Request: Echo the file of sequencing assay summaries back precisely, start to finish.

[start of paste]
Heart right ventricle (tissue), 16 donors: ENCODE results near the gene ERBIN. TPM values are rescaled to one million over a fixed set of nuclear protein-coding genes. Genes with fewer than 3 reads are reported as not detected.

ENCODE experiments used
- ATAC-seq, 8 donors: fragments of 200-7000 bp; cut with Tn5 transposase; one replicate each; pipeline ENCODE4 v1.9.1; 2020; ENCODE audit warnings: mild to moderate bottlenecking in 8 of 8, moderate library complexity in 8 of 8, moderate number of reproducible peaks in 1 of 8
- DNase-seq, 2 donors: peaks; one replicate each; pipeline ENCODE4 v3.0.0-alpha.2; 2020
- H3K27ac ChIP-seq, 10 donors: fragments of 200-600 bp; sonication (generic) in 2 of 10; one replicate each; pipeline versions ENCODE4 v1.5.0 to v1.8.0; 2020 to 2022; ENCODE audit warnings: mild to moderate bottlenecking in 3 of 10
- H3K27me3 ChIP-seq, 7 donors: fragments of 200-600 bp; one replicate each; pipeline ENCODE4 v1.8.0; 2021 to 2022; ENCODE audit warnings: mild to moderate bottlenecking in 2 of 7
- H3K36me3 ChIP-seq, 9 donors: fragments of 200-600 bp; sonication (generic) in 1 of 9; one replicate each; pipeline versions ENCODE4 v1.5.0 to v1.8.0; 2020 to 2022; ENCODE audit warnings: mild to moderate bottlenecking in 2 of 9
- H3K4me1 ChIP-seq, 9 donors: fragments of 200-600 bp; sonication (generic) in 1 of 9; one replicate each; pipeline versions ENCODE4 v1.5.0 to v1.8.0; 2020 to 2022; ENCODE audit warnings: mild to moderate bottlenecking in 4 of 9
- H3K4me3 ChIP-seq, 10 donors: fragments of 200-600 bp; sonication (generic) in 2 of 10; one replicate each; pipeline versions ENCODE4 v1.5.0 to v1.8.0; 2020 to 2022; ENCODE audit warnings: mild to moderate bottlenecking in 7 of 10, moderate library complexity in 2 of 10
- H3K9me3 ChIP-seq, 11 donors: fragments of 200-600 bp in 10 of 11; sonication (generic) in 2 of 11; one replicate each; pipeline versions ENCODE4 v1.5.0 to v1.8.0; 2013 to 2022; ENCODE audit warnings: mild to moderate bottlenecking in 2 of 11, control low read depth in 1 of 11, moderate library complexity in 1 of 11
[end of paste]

Heart right ventricle (tissue), 16 donors: ENCODE results near the gene ERBIN. TPM values are rescaled to one million over a fixed set of nuclear protein-coding genes. Genes with fewer than 3 reads are reported as not detected.

ENCODE experiments used
- ATAC-seq, 8 donors: fragments of 200-7000 bp; cut with Tn5 transposase; one replicate each; pipeline ENCODE4 v1.9.1; 2020; ENCODE audit warnings: mild to moderate bottlenecking in 8 of 8, moderate library complexity in 8 of 8, moderate number of reproducible peaks in 1 of 8
- DNase-seq, 2 donors: peaks; one replicate each; pipeline ENCODE4 v3.0.0-alpha.2; 2020
- H3K27ac ChIP-seq, 10 donors: fragments of 200-600 bp; sonication (generic) in 2 of 10; one replicate each; pipeline versions ENCODE4 v1.5.0 to v1.8.0; 2020 to 2022; ENCODE audit warnings: mild to moderate bottlenecking in 3 of 10
- H3K27me3 ChIP-seq, 7 donors: fragments of 200-600 bp; one replicate each; pipeline ENCODE4 v1.8.0; 2021 to 2022; ENCODE audit warnings: mild to moderate bottlenecking in 2 of 7
- H3K36me3 ChIP-seq, 9 donors: fragments of 200-600 bp; sonication (generic) in 1 of 9; one replicate each; pipeline versions ENCODE4 v1.5.0 to v1.8.0; 2020 to 2022; ENCODE audit warnings: mild to moderate bottlenecking in 2 of 9
- H3K4me1 ChIP-seq, 9 donors: fragments of 200-600 bp; sonication (generic) in 1 of 9; one replicate each; pipeline versions ENCODE4 v1.5.0 to v1.8.0; 2020 to 2022; ENCODE audit warnings: mild to moderate bottlenecking in 4 of 9
- H3K4me3 ChIP-seq, 10 donors: fragments of 200-600 bp; sonication (generic) in 2 of 10; one replicate each; pipeline versions ENCODE4 v1.5.0 to v1.8.0; 2020 to 2022; ENCODE audit warnings: mild to moderate bottlenecking in 7 of 10, moderate library complexity in 2 of 10
- H3K9me3 ChIP-seq, 11 donors: fragments of 200-600 bp in 10 of 11; sonication (generic) in 2 of 11; one replicate each; pipeline versions ENCODE4 v1.5.0 to v1.8.0; 2013 to 2022; ENCODE audit warnings: mild to moderate bottlenecking in 2 of 11, control low read depth in 1 of 11, moderate library complexity in 1 of 11